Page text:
“I saw a buck just this morning walk across the putting green and it was frosty out there, so I thought it might have done some damage. But I looked out there this afternoon and there was nothing,” Eckberg said. “They cruise around here all the time. They’re all a positive for us — we think it’s a welcomed feature to our golf course. We love to have them out here. We think they’re fantastic.”
Eckberg has only heard complaints from nearby homeowners who discover that deer have eaten their roses in the spring and summer.
“That’s just the way it goes in Central Oregon,” he said.
For some Central Oregonians, however, the deer have ceased to be charming. Sarah Whipple, the owner of Bend Pine Nursery, which is situated on an acre in Deschutes River Woods, encounters different types of damage during different times of the year. When fawns are born in the spring, they bite and pull and break parts of Whipple’s assortment of trees.
The fawns “don’t know what they like and what they don’t like, so they mess with a lot of different things,” Whipple said. When the bucks’ antlers begin shedding velvet in early fall, Whipple notices trees with freshly stripped bark and snapped off branches. These she shoos off with a paintball gun. Some are repeat offenders; even though the paint washes off, Whipple recognizes them once or twice a week. She has put cages around the smaller and more valuable items, but deer still find their way into Whipple’s nursery, which only has fences on two sides. She has considered installing a full fence, but that would necessitate a gate, which in turn would hinder people coming and going. In the Upper Deschutes Unit of the Deschutes Wildlife district, where the Bend Tree Nursery is situated, an estimated 968 deer wintered in 2015, according to the ODFW.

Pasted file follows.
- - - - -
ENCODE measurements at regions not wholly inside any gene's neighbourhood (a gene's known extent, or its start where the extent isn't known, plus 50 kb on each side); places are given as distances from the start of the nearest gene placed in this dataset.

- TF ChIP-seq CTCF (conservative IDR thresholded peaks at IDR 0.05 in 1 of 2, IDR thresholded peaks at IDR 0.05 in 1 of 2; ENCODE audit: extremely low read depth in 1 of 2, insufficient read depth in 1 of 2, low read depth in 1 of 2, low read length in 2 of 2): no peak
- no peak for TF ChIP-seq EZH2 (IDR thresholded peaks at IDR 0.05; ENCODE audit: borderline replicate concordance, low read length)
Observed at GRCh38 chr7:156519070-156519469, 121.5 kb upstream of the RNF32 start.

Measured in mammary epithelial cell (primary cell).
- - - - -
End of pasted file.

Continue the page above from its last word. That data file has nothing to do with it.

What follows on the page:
“I think there’s way too many (deer), and every time a predator comes down to do its job and keep the population in check, (the authorities) kill the cougar,” Whipple said. “I think the management of deer in Central Oregon leaves a lot to be desired.”
But not all property owners or managers share Whipple’s frustrations.
Jeff Amaral, the natural resources manager at Bend Park & Recreation District, said deer damage to trees isn’t really an issue for the city. He said non-native, ornamental trees may be more vulnerable to deer feeding or antler rubbing, but he hasn’t noticed any damage. The department doesn’t prioritize native versus non-native trees and plants as it pertains to deer behavior.
A sometimes fatal attraction
Deer are often attracted to non-native, ornamental tree and plants because they’re like “candy for deer,” says Toni Stephan, a horticulturist at Oregon State University-Cascades.
“Landscape plants are much more nutritious than native plants because we water, fertilize and baby them,” she said. Ornamental plants are “candy for deer” because they don’t have the natural defenses that native plants have developed to not be palatable to deer.
Additional methods of warding off deer damage include planting deer resistant plant species, using natural spray repellents, fencing and wrapping vulnerable tree trucks.
Stephan, as does the ODFW, discourages homeowners from leaving out sustenance for deer, such as a water buckets and mineral blocks. This creates a higher level of disease in a small area because deer may become ill by licking a mineral block contaminated by a diseased deer — just as a communal water ladle might sicken an entire football team. At her previous job in Eagle Crest Resort’s landscaping department, Stephan said a resident had left out cracked corn for deer. The fawns ate it too, but because their young stomachs lacked digestive power, they died of bloat.
“It is an excruciatingly painful death,” Stephan said. One spring, she and other employees removed the carcasses of 50 fawns that had died of the condition.
“People are drawing the deer closer to their homes so they can see them,” she said. “They think they’re helping the deer, but they’re not.”